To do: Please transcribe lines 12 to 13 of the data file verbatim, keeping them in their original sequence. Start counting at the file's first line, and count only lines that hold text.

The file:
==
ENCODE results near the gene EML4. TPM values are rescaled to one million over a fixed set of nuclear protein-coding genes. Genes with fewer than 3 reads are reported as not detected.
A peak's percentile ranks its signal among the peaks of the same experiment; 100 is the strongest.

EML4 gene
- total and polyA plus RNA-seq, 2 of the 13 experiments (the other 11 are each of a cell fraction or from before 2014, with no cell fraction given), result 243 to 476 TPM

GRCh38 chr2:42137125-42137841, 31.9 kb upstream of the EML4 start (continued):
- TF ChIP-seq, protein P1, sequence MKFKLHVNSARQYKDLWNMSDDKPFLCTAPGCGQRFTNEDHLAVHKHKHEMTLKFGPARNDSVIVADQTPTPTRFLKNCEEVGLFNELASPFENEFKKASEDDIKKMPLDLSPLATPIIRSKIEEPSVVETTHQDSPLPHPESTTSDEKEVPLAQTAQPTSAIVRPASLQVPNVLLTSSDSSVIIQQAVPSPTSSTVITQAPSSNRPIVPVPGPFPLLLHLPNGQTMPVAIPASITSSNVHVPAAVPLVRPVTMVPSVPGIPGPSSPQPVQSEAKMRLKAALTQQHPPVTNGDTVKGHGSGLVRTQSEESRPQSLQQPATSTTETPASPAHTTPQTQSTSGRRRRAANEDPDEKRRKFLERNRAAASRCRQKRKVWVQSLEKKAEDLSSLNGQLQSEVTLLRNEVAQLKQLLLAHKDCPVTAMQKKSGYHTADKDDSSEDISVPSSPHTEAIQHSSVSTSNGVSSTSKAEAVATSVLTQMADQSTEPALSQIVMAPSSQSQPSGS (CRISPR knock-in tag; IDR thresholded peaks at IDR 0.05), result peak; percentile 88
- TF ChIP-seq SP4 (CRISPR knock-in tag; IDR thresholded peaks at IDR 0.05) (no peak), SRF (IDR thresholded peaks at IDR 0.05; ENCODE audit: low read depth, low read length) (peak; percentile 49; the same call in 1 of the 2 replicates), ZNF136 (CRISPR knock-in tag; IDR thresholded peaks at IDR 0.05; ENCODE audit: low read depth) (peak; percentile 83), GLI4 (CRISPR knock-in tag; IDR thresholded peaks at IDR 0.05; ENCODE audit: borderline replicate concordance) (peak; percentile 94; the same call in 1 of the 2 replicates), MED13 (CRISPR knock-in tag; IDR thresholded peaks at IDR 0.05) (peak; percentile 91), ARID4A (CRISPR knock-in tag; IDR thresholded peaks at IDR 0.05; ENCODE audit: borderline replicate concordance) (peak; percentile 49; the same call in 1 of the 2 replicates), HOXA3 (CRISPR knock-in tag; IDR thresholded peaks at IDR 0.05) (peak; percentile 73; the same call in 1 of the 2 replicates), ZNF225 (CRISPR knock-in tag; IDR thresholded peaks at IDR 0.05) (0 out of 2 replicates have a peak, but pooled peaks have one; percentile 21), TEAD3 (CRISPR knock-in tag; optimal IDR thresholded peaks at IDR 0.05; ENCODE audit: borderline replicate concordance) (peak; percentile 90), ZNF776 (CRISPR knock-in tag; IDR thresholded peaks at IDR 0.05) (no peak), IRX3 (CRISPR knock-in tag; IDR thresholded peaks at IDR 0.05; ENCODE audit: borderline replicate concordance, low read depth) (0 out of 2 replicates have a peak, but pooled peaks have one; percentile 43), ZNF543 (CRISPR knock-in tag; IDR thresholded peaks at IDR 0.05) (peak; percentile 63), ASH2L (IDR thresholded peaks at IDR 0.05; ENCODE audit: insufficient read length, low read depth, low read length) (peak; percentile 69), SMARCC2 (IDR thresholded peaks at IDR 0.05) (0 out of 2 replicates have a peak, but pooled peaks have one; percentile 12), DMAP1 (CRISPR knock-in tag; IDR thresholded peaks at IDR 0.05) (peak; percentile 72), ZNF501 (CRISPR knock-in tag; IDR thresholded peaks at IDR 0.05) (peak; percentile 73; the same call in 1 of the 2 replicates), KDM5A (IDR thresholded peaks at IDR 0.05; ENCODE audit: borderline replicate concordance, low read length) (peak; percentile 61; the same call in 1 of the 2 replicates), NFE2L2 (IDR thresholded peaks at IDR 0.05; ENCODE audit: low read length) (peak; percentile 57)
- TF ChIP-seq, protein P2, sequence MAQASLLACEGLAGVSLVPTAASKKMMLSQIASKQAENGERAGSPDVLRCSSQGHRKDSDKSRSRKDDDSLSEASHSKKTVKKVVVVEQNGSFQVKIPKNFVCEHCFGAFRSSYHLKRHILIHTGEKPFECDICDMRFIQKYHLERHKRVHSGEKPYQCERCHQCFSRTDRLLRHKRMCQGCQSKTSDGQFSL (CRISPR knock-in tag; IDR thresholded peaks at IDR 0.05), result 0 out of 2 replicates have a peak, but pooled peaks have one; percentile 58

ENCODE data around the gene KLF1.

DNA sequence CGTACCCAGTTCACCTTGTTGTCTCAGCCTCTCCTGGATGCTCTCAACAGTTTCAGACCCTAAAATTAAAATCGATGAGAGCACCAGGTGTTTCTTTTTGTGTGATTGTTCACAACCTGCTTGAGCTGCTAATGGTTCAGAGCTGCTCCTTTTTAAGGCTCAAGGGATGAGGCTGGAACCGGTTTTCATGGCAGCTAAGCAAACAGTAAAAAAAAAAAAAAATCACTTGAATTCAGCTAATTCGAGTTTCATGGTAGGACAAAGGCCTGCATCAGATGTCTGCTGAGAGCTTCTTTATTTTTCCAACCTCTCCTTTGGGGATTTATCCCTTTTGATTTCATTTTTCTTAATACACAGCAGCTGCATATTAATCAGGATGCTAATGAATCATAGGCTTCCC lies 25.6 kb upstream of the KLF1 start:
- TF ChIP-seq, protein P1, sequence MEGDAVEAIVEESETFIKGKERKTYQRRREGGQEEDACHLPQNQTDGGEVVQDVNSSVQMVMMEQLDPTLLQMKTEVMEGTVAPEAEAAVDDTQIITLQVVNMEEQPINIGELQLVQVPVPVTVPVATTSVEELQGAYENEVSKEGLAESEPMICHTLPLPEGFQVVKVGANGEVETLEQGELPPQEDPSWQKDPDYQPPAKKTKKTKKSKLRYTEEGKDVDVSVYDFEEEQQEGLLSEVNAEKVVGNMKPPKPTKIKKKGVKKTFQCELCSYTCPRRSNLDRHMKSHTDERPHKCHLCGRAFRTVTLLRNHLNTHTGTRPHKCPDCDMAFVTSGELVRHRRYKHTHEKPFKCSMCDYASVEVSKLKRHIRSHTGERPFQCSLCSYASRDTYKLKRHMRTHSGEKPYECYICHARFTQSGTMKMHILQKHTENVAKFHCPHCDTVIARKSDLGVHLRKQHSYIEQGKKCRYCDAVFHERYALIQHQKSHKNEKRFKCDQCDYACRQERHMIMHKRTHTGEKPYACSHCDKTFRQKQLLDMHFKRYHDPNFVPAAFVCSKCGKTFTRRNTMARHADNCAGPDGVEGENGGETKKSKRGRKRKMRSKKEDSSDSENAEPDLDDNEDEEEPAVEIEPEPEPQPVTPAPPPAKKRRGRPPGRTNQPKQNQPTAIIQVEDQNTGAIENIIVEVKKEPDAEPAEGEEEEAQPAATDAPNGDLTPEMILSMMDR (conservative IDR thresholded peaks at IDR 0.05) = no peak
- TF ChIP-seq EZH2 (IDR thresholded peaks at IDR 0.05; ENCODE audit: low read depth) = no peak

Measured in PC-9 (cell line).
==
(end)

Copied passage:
- TF ChIP-seq EZH2 (IDR thresholded peaks at IDR 0.05; ENCODE audit: low read depth) = no peak

Measured in PC-9 (cell line).